On average around 700 Australian women choose to give birth at home each year. Some have a history of sexual abuse or have had traumatic hospital experiences, some want to feel more in control, some want a natural or water birth, and others simply want the one-to-one continuity of care they can get with a midwife.
However the future of homebirths in Australia is unclear.
Under the National Registration and Accreditation Scheme announced last year, privately practicing midwives are able to obtain professional indemnity insurance for pre-natal and post-natal services for the first time since 2002.
The scheme takes effect on July 1 this year in NSW, QLD and Victoria, and in the other states as it is legislated.
It does not, however, cover privately practising midwives for the intrapartum (delivery) stage of childbirth.
Under the scheme, midwives can no longer work without appropriate professional indemnity insurance relating to the care they provide.
This would have effectively made it illegal for private midwives to deliver homebirths. But, following strong opposition from midwives and homebirth groups, the government has offered an exemption for the intrapartum stage for privately practising midwives until June 30 2012.
The government is yet to announce what will happen after the exemption expires. But there is a concern that if homebirth were to be outlawed, as originally legislated, it would merely drive it underground.
“It would lead to women birthing without the professional attendance of a midwife,” said Professor Hannah Dahlen, head of the Australian Midwives Association, “it would make it more risky.”
“Some women will always choose homebirth; that’s just the way it is”, agreed Professor Caroline Homer,
Opinion on the safety of homebirth is divided.
Some studies have shown a greater risk in homebirth. The Royal Australian and New Zealand College of Obstetricians and Gynaecologists (RANZCOG) deem homebirth unsafe and states that no model of care should be offered for homebirths, as this would provide “de facto evidence of an acceptable margin of safety”.
However numerous studies indicate that for low-risk women, there is little difference in safety between home and hospital.
Although he believes hospitals remain the safest option, Professor Michael Chapman – Director of Women’s and Babies’ Health at St George and Sutherland hospitals – said if mothers are properly screened, have given birth at hospital before, and midwives have undergone extra training to deal with emergencies, the risks are “very small”.
If you trade off “the relaxation it’s alleged to produce in women”, he said, “against the incredibly low risk of a problem, then it’s reasonable”.
Studies have also revealed that in countries such as the UK and the Netherlands, where infrastructure for transfer and referral is in place, the risk associated with homebirth is lower.
“There is good international evidence”, said Homer, “that homebirth for women who have low risk of complications and who are receiving care from a registered midwife who is working in a system where there is easy access to transfer and referral… homebirth is as safe as hospital birth.”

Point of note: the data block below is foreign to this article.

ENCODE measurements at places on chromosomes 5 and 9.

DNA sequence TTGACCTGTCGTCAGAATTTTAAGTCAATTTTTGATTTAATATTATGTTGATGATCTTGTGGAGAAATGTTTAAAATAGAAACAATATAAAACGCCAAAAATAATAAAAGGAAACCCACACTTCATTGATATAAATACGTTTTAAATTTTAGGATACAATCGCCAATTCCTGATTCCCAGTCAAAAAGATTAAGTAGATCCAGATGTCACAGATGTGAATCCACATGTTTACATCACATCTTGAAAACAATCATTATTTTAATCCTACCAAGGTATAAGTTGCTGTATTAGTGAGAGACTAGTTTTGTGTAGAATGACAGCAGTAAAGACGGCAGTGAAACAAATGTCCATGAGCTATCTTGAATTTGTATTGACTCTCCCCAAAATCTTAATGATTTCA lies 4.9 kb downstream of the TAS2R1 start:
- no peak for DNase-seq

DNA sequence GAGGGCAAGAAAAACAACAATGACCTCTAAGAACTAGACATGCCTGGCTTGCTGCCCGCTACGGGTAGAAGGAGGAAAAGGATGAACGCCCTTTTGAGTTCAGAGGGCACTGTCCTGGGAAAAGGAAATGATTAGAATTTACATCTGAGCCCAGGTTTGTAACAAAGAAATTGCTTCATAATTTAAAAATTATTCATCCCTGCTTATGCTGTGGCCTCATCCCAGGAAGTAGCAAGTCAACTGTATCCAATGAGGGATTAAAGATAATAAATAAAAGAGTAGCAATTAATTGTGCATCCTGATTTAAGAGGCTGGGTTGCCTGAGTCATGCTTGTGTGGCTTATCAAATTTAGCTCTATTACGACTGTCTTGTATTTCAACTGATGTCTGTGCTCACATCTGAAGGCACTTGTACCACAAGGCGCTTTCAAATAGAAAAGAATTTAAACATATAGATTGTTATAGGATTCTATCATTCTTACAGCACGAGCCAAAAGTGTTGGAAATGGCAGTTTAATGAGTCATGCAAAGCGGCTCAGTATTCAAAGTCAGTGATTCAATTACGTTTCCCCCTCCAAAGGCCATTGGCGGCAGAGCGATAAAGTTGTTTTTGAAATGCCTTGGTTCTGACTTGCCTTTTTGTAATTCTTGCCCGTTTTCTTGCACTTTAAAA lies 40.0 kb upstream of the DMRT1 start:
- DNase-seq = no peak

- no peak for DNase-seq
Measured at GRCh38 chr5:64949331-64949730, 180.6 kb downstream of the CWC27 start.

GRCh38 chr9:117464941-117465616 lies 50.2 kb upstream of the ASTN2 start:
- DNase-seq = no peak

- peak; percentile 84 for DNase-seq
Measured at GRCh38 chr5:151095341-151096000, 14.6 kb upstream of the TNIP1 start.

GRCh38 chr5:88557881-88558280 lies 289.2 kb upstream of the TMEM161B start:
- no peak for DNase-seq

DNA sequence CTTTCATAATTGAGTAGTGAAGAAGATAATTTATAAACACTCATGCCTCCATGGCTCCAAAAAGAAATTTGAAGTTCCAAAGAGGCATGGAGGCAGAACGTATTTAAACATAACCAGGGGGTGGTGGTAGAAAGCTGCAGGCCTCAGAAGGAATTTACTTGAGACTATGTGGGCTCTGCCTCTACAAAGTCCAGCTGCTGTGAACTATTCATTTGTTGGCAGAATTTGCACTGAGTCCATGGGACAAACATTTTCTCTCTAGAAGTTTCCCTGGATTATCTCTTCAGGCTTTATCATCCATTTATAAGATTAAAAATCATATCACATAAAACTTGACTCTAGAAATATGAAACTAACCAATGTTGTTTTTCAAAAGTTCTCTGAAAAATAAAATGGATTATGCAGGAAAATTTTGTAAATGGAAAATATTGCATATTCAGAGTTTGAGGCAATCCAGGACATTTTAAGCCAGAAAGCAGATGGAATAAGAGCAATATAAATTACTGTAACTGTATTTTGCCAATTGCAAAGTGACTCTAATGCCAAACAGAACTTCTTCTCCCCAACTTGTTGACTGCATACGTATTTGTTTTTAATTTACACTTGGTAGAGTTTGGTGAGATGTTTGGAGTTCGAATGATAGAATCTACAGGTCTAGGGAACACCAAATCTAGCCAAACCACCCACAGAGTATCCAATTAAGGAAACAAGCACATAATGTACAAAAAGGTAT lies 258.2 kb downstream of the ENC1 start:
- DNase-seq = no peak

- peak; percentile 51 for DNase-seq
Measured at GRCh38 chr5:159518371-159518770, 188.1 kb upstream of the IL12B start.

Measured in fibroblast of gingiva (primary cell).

As well as through privately practicing midwives, there are currently publicly funded homebirth programs available through hospitals – including St George. These programs will not be affected by new laws because midwives working in hospitals are insured through the public health system. But so far these programs are not very widespread.
Homer said increasing the number of publicly funded homebirth models would be a “good strategy to… increase women’s access to homebirth”.
While the position of RANZCOG is that these programs are not feasible in Australia because of “vast distances in rural settings, and heavy city traffic in Melbourne and Sydney”, Homer believes there is no reason why Australia is so different. “We just haven’t developed the systems; it’s not that they can’t be developed”, she said.
“It certainly could be (extended)”, agreed Professor Chapman, “but it does require appropriate training and experience.”
Chapman said that the St George homebirth “transfer rate was around the 10% mark and had had no prenatal deaths or any major problems.”
An alternative to homebirth is to increase the number of birthing centres, which offer ‘at-home’ style births conducted by midwives and are usually located in or near hospitals. But these too are not yet widespread enough.
“Women are booking in at 5 weeks pregnant”, Homer said. “Women who really need or want a birth centre, who don’t know that… miss out.”
Another option is to improve the hospital system to better cater to women’s needs, including the ones that drive women to choose homebirth in the first place.
“Too many high risk women are opting for homebirth,” said Homer. “We need to make the hospital system better so that women who have risk don’t feel they don’t have any option.”
She said the most important thing was for women to have caregivers they trust.
“Continuity of caregiver is fundamental,” she said. “Women do not want to have see 30 caregivers through a pregnancy, which is what happens in most standard maternity services now.”
“We need to be able to give midwives access to hospitals, friendly reception and collaborative respectful relationships,” said Dahlen, “so that if a woman has risk factors, the midwife will say, ‘Well, I will be there with you, and we are going to continue to respect and care for your needs’.”